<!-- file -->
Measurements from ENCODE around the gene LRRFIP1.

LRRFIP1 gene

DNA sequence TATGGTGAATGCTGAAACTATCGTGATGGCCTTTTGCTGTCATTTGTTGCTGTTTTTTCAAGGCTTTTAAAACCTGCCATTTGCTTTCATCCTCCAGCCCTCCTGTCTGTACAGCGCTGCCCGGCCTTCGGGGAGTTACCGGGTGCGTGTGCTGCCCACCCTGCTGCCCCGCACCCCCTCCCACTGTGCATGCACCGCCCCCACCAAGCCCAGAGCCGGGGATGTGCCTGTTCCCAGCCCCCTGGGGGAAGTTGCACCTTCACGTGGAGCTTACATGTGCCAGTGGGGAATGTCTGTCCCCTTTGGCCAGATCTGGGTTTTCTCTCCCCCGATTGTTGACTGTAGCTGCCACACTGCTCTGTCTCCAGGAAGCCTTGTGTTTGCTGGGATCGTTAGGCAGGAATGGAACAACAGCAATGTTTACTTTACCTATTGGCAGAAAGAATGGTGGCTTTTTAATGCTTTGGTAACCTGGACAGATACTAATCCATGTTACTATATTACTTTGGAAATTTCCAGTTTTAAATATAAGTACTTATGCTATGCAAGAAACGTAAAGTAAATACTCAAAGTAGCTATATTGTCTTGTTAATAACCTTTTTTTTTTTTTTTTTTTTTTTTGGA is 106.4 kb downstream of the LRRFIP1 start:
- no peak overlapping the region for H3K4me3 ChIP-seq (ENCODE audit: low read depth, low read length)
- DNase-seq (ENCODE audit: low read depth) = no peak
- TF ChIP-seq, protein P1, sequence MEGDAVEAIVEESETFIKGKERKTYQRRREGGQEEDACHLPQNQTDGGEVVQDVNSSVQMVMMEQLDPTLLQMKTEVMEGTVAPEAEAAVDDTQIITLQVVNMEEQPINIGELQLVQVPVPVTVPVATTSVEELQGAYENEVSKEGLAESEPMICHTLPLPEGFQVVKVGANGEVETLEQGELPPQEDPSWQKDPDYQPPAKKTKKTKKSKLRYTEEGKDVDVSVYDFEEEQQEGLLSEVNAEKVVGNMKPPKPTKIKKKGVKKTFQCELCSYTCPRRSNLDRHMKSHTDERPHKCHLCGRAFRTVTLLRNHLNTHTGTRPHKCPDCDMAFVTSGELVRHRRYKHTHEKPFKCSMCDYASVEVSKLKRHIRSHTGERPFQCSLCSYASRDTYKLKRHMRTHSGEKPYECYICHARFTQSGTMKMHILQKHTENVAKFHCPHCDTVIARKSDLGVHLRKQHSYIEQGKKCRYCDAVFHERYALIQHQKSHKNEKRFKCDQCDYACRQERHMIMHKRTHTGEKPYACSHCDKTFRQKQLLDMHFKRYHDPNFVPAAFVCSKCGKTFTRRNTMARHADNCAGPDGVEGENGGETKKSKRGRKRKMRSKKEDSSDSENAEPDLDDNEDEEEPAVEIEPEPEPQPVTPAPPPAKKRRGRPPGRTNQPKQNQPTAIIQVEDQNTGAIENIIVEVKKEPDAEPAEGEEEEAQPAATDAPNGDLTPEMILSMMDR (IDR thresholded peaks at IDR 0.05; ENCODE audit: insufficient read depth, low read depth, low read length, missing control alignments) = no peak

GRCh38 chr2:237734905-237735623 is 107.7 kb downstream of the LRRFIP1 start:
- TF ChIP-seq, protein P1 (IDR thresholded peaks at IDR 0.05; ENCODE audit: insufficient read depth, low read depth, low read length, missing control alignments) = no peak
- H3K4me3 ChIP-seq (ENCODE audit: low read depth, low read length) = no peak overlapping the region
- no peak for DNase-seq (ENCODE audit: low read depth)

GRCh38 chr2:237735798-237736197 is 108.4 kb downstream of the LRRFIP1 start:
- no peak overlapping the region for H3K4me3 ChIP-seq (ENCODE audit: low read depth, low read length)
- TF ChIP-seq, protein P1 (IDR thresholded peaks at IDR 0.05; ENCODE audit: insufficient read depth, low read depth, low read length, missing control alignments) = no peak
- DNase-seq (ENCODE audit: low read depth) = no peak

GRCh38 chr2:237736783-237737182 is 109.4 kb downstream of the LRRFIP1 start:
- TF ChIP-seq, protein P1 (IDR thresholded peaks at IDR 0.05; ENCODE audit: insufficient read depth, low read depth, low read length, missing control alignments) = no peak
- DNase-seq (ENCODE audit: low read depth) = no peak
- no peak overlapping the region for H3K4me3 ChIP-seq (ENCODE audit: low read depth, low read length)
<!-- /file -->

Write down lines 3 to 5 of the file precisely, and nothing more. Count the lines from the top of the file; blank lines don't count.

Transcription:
DNA sequence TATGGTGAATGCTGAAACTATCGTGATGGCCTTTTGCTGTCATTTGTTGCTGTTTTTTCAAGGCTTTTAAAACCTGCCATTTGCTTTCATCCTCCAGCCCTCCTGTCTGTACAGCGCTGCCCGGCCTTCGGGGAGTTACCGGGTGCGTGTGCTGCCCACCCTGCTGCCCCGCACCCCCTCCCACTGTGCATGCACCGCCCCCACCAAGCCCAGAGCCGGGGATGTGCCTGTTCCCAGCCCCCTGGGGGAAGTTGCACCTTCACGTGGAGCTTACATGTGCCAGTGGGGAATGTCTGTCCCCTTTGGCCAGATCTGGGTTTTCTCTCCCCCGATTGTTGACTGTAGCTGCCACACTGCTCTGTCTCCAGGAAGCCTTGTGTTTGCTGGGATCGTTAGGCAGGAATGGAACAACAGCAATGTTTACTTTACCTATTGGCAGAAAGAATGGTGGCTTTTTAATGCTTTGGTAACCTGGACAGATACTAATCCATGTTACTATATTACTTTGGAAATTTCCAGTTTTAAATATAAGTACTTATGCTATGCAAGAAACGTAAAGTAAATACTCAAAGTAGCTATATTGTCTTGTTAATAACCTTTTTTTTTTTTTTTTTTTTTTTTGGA is 106.4 kb downstream of the LRRFIP1 start:
- no peak overlapping the region for H3K4me3 ChIP-seq (ENCODE audit: low read depth, low read length)
- DNase-seq (ENCODE audit: low read depth) = no peak